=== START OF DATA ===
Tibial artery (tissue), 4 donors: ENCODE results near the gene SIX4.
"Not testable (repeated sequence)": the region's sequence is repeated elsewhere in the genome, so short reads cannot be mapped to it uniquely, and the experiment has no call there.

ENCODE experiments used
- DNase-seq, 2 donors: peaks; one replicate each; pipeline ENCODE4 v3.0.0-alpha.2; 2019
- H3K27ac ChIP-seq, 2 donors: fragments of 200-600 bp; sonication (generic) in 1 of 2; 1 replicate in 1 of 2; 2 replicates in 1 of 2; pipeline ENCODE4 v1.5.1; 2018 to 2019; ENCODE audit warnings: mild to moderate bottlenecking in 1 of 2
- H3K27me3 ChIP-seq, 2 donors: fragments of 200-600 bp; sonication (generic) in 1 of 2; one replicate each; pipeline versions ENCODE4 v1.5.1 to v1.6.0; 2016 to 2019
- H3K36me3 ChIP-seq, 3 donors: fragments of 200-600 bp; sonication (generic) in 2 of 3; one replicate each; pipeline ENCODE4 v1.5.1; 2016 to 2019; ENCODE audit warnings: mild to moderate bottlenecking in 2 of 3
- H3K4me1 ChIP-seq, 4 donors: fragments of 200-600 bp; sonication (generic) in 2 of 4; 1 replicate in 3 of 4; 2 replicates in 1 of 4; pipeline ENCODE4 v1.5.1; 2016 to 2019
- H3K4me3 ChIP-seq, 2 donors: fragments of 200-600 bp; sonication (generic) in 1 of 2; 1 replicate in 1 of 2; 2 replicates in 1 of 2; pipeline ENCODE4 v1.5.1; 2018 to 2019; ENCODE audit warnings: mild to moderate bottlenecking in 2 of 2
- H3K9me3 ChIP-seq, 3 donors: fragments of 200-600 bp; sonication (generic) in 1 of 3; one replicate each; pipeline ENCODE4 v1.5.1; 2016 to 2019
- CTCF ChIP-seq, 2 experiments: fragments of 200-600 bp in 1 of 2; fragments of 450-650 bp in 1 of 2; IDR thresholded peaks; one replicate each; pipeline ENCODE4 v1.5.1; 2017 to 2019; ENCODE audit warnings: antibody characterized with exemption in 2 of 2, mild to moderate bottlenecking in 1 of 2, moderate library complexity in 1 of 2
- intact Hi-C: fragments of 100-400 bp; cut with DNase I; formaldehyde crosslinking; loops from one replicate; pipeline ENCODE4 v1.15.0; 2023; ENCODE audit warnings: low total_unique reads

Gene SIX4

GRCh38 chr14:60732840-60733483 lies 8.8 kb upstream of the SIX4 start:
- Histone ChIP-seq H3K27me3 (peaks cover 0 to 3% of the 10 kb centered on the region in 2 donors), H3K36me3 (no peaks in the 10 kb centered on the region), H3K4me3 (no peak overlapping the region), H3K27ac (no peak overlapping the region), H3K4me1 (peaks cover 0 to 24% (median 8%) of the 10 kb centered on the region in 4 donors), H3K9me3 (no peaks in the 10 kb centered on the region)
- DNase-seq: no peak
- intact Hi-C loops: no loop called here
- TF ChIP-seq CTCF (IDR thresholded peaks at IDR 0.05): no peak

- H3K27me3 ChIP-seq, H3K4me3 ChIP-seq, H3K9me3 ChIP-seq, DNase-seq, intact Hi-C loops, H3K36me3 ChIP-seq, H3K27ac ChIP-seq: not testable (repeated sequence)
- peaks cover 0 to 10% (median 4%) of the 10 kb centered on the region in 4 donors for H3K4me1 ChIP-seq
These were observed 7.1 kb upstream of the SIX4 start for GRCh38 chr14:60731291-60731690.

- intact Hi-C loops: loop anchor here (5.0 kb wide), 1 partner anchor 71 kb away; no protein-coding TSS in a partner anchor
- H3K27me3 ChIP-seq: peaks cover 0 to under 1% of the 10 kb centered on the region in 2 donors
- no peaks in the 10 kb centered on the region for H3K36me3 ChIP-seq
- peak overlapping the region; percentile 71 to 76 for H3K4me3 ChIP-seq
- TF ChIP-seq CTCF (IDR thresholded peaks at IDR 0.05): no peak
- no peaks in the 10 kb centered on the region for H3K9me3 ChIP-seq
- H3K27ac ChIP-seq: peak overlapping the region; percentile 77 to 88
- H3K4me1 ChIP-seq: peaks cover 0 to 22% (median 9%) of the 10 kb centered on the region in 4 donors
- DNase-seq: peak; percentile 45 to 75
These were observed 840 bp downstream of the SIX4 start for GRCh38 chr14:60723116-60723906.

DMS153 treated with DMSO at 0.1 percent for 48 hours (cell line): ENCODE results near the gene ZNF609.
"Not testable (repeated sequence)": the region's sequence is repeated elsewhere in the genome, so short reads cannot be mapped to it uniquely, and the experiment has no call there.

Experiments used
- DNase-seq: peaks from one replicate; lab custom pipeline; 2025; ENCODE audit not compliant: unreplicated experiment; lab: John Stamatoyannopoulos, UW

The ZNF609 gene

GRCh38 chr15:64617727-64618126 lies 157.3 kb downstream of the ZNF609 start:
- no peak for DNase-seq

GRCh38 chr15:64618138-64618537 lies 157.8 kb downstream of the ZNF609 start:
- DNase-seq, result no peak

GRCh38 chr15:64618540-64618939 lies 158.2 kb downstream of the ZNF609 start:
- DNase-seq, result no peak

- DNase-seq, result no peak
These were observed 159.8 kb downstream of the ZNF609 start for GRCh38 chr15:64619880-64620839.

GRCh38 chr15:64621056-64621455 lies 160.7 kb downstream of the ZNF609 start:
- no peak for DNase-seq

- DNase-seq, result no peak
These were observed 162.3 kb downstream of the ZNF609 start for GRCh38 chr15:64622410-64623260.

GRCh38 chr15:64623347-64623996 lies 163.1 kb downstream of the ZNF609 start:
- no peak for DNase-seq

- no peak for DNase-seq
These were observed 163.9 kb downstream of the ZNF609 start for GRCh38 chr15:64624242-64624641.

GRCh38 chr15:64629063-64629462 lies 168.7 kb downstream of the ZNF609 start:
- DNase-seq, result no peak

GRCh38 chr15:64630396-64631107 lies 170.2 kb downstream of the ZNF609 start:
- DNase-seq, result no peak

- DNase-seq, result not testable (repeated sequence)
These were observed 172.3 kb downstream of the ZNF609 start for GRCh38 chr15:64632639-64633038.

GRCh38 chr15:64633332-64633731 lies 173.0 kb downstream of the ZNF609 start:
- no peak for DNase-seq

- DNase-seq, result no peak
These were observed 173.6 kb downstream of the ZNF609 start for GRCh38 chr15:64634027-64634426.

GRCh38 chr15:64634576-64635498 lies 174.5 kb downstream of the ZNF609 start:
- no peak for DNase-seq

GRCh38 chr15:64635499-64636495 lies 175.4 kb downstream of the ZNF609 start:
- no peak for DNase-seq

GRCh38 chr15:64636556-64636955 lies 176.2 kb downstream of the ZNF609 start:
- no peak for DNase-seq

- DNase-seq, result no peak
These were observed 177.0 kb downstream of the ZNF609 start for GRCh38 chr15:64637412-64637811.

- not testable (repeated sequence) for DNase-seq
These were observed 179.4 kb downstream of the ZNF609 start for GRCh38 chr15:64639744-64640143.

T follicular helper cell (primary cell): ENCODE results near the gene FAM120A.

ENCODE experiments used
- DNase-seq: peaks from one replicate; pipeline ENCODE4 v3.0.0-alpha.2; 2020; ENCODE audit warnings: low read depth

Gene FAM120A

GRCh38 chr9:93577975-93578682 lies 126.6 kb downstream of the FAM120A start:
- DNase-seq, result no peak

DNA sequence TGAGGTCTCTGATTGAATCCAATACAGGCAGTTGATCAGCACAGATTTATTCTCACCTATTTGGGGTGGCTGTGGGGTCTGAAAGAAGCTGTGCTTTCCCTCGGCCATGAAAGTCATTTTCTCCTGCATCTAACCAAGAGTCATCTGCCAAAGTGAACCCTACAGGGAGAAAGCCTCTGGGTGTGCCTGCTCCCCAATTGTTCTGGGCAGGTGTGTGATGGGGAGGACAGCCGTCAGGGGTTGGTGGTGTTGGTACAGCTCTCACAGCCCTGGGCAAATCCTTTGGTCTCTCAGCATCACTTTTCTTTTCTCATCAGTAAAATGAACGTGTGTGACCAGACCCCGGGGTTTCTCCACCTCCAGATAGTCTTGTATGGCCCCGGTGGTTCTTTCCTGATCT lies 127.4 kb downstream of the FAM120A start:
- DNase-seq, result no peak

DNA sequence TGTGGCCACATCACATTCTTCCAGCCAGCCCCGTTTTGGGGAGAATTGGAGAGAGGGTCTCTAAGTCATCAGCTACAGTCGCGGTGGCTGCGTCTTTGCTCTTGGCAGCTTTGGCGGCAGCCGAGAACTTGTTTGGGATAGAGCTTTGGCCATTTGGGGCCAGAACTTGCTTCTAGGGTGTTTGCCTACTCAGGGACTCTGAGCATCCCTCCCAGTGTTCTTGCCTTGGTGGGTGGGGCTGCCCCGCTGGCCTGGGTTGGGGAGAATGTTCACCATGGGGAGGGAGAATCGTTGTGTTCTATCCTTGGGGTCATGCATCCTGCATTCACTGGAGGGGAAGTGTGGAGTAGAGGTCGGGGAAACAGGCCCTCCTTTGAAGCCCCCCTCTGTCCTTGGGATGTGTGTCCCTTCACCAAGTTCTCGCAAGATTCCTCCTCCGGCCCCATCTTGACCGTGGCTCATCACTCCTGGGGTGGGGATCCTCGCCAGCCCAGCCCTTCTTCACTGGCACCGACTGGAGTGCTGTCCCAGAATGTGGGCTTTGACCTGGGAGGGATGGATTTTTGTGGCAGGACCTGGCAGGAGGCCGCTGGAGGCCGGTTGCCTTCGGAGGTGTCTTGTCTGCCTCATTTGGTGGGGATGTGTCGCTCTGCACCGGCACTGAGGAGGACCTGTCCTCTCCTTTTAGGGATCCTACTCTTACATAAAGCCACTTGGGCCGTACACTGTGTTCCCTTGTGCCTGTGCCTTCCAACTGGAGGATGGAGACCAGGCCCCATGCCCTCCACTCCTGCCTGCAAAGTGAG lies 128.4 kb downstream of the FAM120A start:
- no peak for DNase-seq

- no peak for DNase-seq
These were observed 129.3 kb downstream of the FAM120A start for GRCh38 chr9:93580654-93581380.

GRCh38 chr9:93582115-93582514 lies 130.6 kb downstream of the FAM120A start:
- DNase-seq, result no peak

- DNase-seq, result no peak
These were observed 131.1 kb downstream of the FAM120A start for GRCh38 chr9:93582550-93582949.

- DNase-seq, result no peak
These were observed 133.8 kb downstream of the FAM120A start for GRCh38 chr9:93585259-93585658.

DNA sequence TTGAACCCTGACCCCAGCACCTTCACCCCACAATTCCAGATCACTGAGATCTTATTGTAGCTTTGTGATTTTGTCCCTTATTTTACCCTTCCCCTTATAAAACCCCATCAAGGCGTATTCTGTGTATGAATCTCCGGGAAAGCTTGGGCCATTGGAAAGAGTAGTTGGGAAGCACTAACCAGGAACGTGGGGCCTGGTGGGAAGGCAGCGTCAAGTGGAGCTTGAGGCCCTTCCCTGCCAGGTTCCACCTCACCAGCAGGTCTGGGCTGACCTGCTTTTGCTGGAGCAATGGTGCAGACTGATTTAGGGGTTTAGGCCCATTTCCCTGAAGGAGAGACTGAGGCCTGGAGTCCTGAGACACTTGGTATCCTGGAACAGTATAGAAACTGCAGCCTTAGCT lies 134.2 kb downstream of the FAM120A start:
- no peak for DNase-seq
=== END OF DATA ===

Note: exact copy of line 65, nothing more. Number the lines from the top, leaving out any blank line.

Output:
GRCh38 chr15:64635499-64636495 lies 175.4 kb downstream of the ZNF609 start: